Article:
Trinidad and Tobago
TRINIDAD AND TOBAGO, an oil-rich nation, is nearer to mainland South America than any of the other Commonwealth Caribbean island countries. It has had one of the highest per capita incomes in the Caribbean and is a producer of oil, steel, and petrochemicals. Most of its population is descended from African slaves and East Indian indentured laborers, and the two-island nation has a rich and varied culture within which different races have lived together in relative harmony.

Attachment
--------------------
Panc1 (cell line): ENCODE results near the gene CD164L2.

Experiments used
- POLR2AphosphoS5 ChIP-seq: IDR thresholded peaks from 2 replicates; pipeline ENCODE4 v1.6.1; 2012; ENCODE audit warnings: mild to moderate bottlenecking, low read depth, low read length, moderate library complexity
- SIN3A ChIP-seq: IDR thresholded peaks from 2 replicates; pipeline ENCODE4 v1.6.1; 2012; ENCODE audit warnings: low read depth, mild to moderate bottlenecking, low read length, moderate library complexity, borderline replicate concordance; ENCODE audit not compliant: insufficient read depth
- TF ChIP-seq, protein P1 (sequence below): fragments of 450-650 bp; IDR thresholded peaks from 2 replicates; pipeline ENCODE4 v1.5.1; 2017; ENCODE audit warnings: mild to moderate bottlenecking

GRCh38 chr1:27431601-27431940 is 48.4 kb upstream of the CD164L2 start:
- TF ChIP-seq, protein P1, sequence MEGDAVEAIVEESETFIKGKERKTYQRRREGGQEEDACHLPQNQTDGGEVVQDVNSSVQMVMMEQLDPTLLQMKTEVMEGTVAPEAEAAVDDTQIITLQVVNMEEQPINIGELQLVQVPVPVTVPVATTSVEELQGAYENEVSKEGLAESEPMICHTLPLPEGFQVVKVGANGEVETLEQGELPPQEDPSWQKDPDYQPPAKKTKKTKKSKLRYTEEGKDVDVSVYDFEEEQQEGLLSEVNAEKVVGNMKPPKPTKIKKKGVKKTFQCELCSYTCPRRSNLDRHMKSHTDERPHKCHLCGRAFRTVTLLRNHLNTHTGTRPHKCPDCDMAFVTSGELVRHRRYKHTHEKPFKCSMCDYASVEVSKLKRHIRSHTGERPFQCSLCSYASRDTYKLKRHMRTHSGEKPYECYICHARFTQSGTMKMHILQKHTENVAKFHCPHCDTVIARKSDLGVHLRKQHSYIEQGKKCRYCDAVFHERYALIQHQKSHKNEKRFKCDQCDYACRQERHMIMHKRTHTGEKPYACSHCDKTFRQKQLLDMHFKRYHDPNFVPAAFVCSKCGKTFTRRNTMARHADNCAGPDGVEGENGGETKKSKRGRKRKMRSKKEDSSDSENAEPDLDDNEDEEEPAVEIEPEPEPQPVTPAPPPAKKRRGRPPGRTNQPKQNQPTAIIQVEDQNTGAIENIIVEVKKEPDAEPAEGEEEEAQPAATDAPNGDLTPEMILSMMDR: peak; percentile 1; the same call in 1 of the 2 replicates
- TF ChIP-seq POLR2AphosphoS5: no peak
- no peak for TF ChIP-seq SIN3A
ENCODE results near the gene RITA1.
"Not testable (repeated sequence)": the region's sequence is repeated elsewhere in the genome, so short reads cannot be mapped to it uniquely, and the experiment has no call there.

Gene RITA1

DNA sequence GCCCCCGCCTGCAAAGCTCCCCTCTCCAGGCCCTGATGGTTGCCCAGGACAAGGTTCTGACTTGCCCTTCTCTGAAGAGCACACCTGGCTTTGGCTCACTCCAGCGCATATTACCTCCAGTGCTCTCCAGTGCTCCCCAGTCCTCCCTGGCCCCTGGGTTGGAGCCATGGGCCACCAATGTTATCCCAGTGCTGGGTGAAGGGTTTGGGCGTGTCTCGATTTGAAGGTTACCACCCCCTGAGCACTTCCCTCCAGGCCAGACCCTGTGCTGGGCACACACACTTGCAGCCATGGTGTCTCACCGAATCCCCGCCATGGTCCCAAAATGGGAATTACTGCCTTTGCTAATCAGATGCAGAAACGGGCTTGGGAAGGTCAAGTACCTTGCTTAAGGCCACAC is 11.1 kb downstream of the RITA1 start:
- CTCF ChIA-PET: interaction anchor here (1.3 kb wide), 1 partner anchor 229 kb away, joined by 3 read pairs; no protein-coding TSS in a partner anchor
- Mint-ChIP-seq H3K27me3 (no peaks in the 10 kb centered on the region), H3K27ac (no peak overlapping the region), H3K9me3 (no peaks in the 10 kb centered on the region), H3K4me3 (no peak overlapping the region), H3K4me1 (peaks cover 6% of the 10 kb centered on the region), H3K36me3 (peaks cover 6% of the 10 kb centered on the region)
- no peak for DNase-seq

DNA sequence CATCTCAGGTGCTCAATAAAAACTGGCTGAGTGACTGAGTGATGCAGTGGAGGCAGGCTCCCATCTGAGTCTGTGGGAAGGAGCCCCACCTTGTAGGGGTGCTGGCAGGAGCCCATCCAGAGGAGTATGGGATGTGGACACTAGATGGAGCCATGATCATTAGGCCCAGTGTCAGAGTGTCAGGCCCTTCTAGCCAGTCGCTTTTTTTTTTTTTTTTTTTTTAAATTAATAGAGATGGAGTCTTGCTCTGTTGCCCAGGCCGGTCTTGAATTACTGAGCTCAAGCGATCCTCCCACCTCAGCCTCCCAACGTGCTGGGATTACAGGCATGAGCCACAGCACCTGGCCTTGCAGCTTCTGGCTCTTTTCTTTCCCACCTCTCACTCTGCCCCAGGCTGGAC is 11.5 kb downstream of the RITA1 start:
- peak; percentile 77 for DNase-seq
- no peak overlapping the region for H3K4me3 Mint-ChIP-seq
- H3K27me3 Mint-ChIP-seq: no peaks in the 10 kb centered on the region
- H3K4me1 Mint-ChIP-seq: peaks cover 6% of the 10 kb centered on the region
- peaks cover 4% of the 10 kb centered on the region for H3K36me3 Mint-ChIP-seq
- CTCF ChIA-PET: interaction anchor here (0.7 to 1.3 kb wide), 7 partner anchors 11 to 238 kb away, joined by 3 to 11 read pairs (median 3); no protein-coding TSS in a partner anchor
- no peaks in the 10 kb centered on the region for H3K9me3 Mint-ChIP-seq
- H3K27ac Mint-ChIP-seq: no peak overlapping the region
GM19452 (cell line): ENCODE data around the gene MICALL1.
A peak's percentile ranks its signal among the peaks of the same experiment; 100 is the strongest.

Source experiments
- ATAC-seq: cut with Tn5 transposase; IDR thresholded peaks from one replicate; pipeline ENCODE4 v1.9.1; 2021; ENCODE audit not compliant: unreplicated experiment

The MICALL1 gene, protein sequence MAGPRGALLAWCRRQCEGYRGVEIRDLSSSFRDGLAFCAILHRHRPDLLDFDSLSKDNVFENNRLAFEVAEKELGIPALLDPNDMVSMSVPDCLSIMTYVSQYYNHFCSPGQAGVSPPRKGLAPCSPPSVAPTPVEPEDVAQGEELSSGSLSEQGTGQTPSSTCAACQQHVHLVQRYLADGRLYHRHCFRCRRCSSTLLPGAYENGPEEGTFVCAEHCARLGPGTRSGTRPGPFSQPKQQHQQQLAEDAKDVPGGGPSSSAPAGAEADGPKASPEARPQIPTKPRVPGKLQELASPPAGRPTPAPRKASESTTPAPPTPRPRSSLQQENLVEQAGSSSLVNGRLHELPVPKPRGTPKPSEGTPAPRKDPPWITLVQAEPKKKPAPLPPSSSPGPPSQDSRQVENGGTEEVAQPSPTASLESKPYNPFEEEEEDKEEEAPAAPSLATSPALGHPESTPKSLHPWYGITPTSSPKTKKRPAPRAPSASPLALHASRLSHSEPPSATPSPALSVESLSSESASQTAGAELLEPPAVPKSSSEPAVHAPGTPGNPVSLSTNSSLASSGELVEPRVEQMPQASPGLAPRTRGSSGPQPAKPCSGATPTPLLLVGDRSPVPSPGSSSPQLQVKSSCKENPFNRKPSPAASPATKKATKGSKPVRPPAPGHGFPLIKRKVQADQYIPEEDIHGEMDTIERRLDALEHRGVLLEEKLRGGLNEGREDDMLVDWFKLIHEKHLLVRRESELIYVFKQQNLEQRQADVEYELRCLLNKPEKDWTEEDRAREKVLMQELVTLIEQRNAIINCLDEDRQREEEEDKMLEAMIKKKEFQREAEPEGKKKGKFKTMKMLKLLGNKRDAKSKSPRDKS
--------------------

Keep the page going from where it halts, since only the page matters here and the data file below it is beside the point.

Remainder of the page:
Trinidad and Tobago became independent in 1962, one of the first states of the Commonwealth Caribbean to do so. Transition to independence was quite smooth. The People's National Movement (PNM), a mainly black, middle-class party with Eric Williams as its leader, came to power in 1956, led the country into independence, and remained in office for thirty years. Trinidad and Tobago's independent history has been a relatively peaceful continuum, broken only in 1970 by Black Power movement (see Glossary) riots that threatened the government. There have been regular, free, contested elections every five years, and there have been no coups- -or attempted coups--since independence. After Williams's death in 1981, the PNM continued to rule until 1986. That year the National Alliance for Reconstruction (NAR), a recently formed coalition party led by A.N.R. Robinson, won the election by a large majority. The NAR differed from the PNM in that it included many East Indians among both leaders and members. In 1987 the NAR's greatest challenge was the revitalization of an economy depressed by the fall in world oil prices.
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